As a result, fixed-rate borrowers began to closely resemble the characteristics of traditional variable-rate borrowers, and the performance of both fixed and variable rate borrowers started to align.
‘At what cost?’
There’s no doubt, however, that many are still facing significant pressure and the impact of soaring interest rates is very uneven across households.
Sebastian Watkins, chief operating officer of Aussie Home Loans owner Lendi, which has almost $100bn loans on its books, says that while arrears are still very low, they have begun to creep higher.
“There is a severe amount of stress and pressure in the system at the moment … We’re going to see some of this pain start to play out in arrears more dramatically as more fixed rates roll off,” Watkins says.
“Australians are fiercely loyal to their mortgage – there are a lot of things they will stop doing before they stop paying their mortgage.”
“Yes, [repayments] are holding up, but at what cost?”
In her maiden address as RBA governor, Michele Bullock echoed these concerns, pointing to the grim statistic that one in 20 households with a variable rate mortgage had been left unable to cover the cost of “essential expenses”.
For highly leveraged borrowers – those with loans amounting to at least four times their household income – Ms Bullock noted that one in four mortgagors were unable to cover costs.
These households, the governor said, were drawing on pandemic-era savings, working extra hours, or forgoing expenses that would be normally considered essential.
At the extreme, Ms Bullock warned that households could be negotiating hardship assistance with their bank or selling their property entirely.
More pain on the horizon?
So what is the outlook for the further 450,000 loans that are set to graduate to variable rates in the new year?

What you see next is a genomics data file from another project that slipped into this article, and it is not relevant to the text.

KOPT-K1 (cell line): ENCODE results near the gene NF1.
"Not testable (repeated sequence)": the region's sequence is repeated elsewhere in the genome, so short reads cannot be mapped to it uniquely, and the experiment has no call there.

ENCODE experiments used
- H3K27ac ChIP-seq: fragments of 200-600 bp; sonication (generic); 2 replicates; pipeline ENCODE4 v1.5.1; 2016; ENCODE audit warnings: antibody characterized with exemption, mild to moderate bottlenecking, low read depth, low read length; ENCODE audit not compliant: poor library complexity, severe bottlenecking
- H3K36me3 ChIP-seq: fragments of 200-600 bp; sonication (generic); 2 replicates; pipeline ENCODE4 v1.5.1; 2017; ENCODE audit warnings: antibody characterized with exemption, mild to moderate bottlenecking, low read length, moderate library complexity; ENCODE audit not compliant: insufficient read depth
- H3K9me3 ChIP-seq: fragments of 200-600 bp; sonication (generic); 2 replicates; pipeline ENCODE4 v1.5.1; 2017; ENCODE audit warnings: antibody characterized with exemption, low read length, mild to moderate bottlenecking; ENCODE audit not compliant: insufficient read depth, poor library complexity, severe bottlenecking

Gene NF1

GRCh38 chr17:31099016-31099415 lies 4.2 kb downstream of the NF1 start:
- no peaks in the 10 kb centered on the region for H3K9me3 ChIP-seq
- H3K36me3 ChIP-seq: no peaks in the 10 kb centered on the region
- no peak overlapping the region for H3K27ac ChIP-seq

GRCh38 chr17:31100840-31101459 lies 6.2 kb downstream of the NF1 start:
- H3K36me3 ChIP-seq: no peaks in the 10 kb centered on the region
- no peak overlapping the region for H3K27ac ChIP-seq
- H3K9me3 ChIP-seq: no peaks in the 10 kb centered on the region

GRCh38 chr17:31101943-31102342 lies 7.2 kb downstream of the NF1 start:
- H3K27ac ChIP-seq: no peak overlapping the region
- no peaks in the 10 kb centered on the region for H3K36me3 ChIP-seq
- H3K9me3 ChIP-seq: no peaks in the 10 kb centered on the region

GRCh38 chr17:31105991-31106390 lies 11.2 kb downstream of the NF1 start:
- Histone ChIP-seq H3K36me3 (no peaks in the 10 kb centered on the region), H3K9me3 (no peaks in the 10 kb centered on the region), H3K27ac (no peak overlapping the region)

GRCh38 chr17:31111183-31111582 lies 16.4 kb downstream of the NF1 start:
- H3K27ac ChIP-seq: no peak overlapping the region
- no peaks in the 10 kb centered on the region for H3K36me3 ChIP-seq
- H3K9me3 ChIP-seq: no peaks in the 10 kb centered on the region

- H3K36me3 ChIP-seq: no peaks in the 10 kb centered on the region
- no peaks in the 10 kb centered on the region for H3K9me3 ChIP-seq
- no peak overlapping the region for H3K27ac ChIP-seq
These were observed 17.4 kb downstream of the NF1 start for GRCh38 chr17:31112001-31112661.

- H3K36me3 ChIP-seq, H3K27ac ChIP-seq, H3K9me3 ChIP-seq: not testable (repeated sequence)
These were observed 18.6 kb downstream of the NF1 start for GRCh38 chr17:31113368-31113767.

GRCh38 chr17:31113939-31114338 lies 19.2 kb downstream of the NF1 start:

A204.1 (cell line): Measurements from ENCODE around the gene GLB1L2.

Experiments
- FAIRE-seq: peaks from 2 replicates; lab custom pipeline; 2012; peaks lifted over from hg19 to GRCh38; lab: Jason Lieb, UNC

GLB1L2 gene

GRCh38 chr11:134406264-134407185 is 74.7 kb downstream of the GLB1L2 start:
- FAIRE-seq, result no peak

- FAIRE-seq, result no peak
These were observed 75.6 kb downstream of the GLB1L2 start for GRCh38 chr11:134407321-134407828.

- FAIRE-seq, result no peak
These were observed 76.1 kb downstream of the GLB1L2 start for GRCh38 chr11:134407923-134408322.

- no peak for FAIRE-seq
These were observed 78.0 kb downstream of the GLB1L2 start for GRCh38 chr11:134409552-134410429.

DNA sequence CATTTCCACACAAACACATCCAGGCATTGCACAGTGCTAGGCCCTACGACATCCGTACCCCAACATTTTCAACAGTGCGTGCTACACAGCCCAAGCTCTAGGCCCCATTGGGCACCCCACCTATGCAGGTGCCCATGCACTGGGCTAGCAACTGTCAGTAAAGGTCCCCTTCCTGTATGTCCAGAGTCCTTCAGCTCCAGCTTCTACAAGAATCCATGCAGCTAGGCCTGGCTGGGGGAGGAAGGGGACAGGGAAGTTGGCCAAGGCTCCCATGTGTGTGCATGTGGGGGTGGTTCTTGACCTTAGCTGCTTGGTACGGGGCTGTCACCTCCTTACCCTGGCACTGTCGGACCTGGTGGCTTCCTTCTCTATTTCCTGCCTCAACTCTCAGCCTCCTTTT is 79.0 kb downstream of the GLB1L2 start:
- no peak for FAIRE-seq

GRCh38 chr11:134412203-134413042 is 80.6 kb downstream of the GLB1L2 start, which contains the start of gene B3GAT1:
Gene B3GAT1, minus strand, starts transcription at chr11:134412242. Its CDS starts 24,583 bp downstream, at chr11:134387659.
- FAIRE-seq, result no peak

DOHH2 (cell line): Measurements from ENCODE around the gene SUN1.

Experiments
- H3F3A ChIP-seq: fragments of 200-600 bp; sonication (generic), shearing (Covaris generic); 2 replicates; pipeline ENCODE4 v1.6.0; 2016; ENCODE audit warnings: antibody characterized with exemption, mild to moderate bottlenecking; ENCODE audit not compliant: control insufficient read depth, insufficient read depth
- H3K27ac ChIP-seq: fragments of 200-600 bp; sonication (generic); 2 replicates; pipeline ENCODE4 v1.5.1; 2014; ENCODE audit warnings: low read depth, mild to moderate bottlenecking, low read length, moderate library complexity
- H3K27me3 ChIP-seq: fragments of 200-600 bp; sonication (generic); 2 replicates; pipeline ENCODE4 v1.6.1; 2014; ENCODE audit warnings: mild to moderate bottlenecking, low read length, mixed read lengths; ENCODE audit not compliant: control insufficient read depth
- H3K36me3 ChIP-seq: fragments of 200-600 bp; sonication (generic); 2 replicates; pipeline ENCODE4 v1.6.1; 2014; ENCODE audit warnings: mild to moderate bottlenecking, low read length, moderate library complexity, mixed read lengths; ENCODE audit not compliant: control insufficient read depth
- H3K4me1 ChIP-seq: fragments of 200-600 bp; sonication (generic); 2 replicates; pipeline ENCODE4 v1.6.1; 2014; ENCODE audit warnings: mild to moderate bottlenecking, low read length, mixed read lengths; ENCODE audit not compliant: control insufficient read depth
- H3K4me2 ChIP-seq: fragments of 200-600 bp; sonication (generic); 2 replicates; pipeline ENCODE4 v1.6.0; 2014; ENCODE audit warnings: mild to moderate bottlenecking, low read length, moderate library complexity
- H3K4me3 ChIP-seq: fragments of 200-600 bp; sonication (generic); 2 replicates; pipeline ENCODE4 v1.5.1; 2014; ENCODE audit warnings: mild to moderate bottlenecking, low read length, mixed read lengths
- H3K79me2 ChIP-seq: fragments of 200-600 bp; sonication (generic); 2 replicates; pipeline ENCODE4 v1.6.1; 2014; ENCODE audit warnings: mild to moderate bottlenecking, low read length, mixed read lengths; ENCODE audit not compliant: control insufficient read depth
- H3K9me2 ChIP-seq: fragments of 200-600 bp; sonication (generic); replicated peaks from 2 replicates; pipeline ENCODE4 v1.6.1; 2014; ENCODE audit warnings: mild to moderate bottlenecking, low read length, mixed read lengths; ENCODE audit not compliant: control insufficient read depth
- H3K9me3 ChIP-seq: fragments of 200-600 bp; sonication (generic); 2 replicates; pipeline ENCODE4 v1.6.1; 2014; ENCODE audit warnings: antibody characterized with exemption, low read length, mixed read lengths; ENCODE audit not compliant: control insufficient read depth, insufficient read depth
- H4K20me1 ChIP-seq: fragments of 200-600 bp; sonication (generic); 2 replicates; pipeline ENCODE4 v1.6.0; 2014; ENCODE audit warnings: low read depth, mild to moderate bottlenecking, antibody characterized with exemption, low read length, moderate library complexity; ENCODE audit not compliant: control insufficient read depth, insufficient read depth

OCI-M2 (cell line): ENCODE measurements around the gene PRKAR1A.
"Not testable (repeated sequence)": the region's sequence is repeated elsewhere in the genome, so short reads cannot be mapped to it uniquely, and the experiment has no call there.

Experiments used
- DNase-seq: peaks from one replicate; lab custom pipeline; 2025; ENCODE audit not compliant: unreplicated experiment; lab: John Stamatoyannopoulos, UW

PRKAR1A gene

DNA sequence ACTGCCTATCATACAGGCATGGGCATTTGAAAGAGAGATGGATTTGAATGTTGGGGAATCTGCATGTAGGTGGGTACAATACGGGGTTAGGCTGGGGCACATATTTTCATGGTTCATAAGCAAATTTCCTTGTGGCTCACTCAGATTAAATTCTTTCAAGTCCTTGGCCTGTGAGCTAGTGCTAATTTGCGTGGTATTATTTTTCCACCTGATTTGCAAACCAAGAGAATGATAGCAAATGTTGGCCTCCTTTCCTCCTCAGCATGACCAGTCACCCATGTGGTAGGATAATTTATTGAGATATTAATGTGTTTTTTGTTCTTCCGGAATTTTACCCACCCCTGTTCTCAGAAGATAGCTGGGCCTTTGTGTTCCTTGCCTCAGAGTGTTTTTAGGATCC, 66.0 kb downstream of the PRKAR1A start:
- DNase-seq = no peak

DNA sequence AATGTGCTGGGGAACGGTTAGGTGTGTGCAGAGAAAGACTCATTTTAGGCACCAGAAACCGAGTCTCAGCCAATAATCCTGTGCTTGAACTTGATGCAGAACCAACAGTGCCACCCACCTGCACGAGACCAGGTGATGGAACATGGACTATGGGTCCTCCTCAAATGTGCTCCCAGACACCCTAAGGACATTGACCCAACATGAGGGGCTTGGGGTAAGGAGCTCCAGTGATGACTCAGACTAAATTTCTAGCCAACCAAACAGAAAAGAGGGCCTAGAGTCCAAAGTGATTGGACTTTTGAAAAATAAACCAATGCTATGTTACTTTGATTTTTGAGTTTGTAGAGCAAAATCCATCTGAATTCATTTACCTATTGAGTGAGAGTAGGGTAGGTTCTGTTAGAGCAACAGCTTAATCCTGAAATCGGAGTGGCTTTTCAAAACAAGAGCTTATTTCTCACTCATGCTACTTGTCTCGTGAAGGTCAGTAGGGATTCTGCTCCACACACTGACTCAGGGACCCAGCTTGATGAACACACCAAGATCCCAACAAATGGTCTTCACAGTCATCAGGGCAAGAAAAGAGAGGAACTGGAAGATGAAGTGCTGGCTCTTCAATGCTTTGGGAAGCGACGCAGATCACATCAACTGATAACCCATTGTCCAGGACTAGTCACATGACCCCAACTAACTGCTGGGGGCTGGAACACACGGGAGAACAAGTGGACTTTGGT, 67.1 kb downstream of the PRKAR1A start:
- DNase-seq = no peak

Again, the RBA finds that fixed-rate loans yet to roll off do not appear “materially riskier” than those that have rolled off already, and have already benefited from low interest rates.
“The majority of current fixed-rate borrowers are estimated to have sufficient income to continue meeting their obligations after moving onto higher mortgage payments,” the RBA notes.
According to its analysis, the central bank estimates two-thirds of borrowers who are still on fixed-rate loans have savings equivalent to at least 12 months of scheduled mortgage repayments.
This is about the same level as variable rate owner-occupier borrowers.
But by the RBA’s own admission, there is a smaller cohort of less than one in five borrowers who will roll off onto higher interest rates with much lower savings buffers, equivalent to less than three months of repayments.
This is the group the RBA will be watching closely.
To add to the uncertainty, fresh inflation data released on Wednesday, which came in above economists’ expectations, has increased the likelihood of a November 7 rate increase.
Bond markets are now pricing in a two in three chance the central bank board will raise the cash rate to 4.35 per cent, up from 4.1 per cent, when it meets on Melbourne Cup Day.
Odds for a rate hike by year’s end are now at 88 per cent.
Any move higher will no doubt spell more pain, but with borrowers by and large keeping their head above water, the central bank will likely be confident another rate hike is a risk it can afford to take.